Quarterback Philip Rivers is on a decline and the above names certainly are not helping him out. He's also probably not thrilled that his best offensive lineman in Louis Vasquez, who Pro Football Focus ranked (subscription required) as the No. 13 overall guard in the NFL last year, hopped across the AFC West and joined the Denver Broncos. 

    Nick Hardwick is a nice player if healthy. D.J. Fluker has all the potential in the world, but could struggle early in pass protection considering he did at times in college.

    All in all, San Diego is the worst. 

     

    Honorable Mentions: Detroit Lions, Arizona Cardinals

Defensive Line (3-4): Philadelphia Eagles

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    The Culprits: Cedric Thorton, Isaac Sopoaga, Fletcher Cox, Vinny Curry

    We felt it wise to split up defensive line into two categories because the two dominant alignments are so different schematically in their responsibilities. 

    When it comes to a 3-4 front, it doesn't get much worse than the unit the Philadelphia Eagles are going to roll out next season. 

    Sopoaga was phased out of the San Francisco 49ers' defense for a reason last season and is now being asked to anchor the new-look 3-4 with the Eagles. It's a tossup whether it will pan out.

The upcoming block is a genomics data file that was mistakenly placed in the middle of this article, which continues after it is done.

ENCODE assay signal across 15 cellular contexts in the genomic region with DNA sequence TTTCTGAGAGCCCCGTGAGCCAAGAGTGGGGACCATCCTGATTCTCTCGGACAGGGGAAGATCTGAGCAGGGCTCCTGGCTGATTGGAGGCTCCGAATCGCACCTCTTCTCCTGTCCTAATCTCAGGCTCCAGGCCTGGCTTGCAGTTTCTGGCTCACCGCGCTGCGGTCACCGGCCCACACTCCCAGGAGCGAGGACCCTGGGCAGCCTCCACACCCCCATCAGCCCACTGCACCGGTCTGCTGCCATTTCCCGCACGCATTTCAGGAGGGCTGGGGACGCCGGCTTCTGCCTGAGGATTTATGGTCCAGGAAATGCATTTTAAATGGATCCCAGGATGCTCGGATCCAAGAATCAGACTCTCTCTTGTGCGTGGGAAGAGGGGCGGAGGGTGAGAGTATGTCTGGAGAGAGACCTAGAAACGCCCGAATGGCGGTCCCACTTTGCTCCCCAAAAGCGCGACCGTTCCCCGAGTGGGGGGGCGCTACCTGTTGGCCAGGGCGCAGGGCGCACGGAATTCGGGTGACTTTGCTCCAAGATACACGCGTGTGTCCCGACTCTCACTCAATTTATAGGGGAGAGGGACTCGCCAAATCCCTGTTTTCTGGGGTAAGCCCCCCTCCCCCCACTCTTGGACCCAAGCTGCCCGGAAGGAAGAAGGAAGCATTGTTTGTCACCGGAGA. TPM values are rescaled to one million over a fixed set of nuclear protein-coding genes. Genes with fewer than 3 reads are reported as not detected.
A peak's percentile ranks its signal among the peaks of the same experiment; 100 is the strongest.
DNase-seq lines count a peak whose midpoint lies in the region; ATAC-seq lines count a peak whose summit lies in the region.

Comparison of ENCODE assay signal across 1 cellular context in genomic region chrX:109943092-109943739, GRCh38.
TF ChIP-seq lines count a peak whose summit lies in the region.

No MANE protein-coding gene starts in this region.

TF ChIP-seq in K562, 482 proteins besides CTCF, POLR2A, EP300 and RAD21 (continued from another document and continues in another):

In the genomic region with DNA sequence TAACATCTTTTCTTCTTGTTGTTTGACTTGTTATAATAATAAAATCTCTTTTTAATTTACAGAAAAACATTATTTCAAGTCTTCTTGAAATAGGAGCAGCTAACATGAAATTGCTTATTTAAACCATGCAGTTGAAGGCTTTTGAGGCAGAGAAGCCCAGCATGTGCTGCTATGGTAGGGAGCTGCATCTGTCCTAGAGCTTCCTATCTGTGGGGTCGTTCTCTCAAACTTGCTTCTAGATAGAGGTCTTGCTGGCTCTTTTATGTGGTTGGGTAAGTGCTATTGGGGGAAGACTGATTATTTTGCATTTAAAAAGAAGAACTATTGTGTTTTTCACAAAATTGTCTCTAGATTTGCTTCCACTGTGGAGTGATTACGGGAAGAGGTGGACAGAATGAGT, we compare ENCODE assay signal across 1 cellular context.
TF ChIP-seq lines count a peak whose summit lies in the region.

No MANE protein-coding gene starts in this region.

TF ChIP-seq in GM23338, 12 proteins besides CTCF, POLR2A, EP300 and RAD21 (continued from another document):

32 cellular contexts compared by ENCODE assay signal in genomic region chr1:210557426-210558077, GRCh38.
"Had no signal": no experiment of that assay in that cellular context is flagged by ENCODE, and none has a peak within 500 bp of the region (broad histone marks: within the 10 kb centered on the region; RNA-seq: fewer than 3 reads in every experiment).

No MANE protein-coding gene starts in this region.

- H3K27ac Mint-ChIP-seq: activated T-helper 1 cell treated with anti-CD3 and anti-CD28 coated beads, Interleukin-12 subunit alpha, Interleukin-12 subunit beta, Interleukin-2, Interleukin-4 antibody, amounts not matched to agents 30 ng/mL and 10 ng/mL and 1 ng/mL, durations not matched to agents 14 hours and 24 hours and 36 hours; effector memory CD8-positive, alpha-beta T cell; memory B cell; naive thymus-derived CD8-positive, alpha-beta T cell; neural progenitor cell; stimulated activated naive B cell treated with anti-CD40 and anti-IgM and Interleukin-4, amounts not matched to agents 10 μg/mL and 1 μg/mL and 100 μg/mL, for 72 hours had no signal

Thorton seems to have an inside edge at one of the end spots in his third year in the league after going undrafted. He appeared in 16 games last season, but recorded just 27 tackles. 

    To give credit to Philadelphia, Cox is a stud. He was ranked by Pro Football Focus (subscription required) as the No. 18 overall defensive tackle in 2012. Problem is, he's now learning a different position in a new scheme. 

     

    Honorable Mentions: Indianapolis Colts, Washington Redskins

Defensive Line (4-3): Oakland Raiders

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    The Culprits: Lamarr Houston, Pat Sims, Vance Walker, Jason Hunter

    When it comes to the 4-3 scheme, it does not get much worse than the rebuilding Oakland Raiders. The unit was fortified this offseason with the acquisition of Pat Sims, a sneakily good contributor against the run. 

    Lamarr Houston is the bright spot here, but he's never recorded more than five sacks in a season and could be undergoing a position change of sorts to 3-tech defensive tackle, according to Matt Maiocco of Comcast Sportsnet

    Vance Walker was also quietly stout with the Atlanta Falcons last year, but both he and Sims have not shown an ability to be starters. The depth leaves something to be desired as well. 

    Oakland has no equal when it comes to bad 4-3 fronts. 

     

    Honorable Mentions: Jacksonville Jaguars

Linebackers: Oakland Raiders

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    The Culprits: Kevin Burnett, Kaluka Maiava, Nick Roach